What do these two companies have in common:
- Sara Lee Corporation: Global manufacturer and marketer in the packaged meats, frozen baked goods, shoe care, coffee, hosiery, underwear, fleecewear, and bra industries.
- Harley-Davidson: Manufacturer of iconic American motorcycles.
If you guessed Dantar P. Oosterwal, you'd be correct.
Oosterwal's biography notes that he "led global innovation improvements as vice president of innovation at Sara Lee and as director of product development at Harley-Davidson." Currently a partner with The Milwaukee Consulting Group, which focuses on helping organizations improve their operational efficiencies, Oosterwal also is author of the new book The Lean Machine: How Harley-Davidson Drove Top-Line Growth and Profitability with Revolutionary Lean Product Development.
The book discusses the innovation culture within Harley-Davidson and moreover describes Oosterwal's quest, and that of the company, to accelerate new product introduction and development. By the time Oosterwal walked in the door of Harley-Davidson's Milwaukee, Wis., headquarters in January 2002, the company was already experiencing something of a renaissance, having rebuilt the brand image — and profits — after a number of troubling years. Harley even then was known for its new innovative new products, garnering the Product Development and Management Association's Corporate Innovator Award in 2003. But Oosterwal saw an opportunity to take new product development at Harley to the "next level" by introducing a fresh approach to innovation based on Lean principles.
The challenge that Harley-Davidson faced, Oosterwal says, was that the company was manufacturing bikes faster than it was manufacturing customers. "From a supply and demand perspective, even though we had a two-year waitlist, our rate of filling those orders was going up so much faster that we couldn't get enough people to come in to buy our products in the future," he explains. "So if we wanted to continue to grow at the rate that Harley-Davidson had come to expect, we had to figure out how to get more customers to our products and at a faster rate. And the only way that happens for most companies involves the flow of new products."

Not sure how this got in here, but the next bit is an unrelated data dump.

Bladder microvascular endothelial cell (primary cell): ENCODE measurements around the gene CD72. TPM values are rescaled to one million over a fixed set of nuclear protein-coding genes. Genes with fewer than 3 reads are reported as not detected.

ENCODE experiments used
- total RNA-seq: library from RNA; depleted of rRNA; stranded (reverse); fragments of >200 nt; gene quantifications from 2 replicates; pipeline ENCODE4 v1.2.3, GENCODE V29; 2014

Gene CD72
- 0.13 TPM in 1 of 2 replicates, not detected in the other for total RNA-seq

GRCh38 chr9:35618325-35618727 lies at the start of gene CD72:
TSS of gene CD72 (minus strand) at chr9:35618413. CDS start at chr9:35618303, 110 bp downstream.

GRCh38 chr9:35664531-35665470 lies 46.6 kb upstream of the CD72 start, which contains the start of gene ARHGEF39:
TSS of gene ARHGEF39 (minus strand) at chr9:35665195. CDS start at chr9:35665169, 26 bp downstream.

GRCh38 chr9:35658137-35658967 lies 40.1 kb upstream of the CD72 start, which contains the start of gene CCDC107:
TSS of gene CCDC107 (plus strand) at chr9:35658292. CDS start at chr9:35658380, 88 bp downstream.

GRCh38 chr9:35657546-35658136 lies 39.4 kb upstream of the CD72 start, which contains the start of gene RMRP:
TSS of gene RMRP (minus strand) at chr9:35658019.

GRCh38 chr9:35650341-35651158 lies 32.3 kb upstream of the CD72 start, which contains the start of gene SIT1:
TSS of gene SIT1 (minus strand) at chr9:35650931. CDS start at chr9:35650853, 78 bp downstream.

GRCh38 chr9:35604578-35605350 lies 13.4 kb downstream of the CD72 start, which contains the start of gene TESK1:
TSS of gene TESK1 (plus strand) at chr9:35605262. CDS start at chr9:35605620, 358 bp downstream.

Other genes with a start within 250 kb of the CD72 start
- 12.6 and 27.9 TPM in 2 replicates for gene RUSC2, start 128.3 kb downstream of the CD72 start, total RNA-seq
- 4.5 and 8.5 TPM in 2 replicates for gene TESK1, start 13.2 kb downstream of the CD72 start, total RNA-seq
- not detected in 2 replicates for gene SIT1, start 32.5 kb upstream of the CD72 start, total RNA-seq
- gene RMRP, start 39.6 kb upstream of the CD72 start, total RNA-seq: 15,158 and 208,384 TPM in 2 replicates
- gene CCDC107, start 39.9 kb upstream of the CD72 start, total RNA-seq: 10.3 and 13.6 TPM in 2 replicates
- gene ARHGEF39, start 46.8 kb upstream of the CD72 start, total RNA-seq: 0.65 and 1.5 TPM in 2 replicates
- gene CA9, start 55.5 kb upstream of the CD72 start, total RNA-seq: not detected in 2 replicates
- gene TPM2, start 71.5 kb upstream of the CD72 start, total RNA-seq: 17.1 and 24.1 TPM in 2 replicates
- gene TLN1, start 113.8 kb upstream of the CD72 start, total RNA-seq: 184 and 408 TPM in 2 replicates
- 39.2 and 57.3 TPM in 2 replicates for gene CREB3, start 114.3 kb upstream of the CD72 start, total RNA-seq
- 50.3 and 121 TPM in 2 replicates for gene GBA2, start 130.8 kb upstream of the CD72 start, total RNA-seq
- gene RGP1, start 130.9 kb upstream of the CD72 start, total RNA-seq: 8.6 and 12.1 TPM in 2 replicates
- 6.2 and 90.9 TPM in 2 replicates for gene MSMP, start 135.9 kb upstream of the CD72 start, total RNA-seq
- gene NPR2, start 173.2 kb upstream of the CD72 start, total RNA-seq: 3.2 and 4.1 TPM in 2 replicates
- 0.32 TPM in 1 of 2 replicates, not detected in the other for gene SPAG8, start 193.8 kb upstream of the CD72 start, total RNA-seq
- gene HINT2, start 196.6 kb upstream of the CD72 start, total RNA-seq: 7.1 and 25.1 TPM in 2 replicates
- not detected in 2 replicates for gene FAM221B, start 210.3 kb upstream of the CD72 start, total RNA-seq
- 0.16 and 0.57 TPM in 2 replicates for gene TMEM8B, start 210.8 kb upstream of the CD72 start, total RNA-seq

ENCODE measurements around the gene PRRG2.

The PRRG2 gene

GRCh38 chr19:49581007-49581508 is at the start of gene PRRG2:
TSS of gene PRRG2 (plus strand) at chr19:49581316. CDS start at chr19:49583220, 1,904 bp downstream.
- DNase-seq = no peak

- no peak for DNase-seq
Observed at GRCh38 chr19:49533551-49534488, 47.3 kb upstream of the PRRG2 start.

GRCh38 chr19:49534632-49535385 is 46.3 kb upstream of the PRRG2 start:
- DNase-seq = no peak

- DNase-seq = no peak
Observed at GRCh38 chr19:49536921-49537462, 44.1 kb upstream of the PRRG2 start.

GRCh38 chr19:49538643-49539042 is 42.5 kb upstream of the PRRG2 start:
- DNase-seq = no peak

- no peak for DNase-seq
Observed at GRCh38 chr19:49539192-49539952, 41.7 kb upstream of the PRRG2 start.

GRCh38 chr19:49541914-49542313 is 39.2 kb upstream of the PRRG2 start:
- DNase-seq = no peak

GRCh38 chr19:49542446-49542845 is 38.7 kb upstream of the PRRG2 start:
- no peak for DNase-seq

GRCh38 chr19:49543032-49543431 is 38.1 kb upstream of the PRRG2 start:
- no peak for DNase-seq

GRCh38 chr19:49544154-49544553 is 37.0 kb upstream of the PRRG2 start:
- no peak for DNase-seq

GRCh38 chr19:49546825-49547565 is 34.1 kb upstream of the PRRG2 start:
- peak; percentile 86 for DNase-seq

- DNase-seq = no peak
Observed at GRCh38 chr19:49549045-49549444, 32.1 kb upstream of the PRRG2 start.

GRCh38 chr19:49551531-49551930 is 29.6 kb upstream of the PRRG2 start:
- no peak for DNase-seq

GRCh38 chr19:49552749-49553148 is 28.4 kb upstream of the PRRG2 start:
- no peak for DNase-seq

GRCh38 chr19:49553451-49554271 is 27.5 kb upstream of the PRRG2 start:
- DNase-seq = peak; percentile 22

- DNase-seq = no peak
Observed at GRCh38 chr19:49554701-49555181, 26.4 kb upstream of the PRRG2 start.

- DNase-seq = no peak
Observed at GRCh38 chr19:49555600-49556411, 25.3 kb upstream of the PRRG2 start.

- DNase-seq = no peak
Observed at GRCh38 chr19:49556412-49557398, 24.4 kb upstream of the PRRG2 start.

The Lean Machine is partly a personal narrative describing Oosterwal's own journey in coming to understand the principles of Lean Product Development, as well as a "how to" book intended to give practitioners a roadmap for implement Lean in their own product development processes to drive faster and more effective new product introductions. The results that Oosterwal and Harley-Davidson achieved with Lean Product Development are incentive enough to consider LPD: a 50 percent reduction in time to market and a quadrupling of throughput while maintaining a quality level of 98 percent repurchase intent. Some of the key takeaways that the publisher is highlighting in promoting the book are that business leaders must:
- Acknowledge that bad systems always beat good people and trust the consensus on when it's time to change an underlying systemic structure rather than merely applying new tools.
- Recognize the financial and human toll of "firefighting" or rushing in to fix last-minute problems, and design incremental rework loops into the product development process.
- Break out of the phase- and toll-gate methodology of product development and focus on creating reusable knowledge and establishing a breakthrough process of cadence and flow, based on planned, experiential learning cycles.
- Replace yesterday's "railroad planning" according to a fixed schedule with "combat planning" to accommodate today's market turbulence.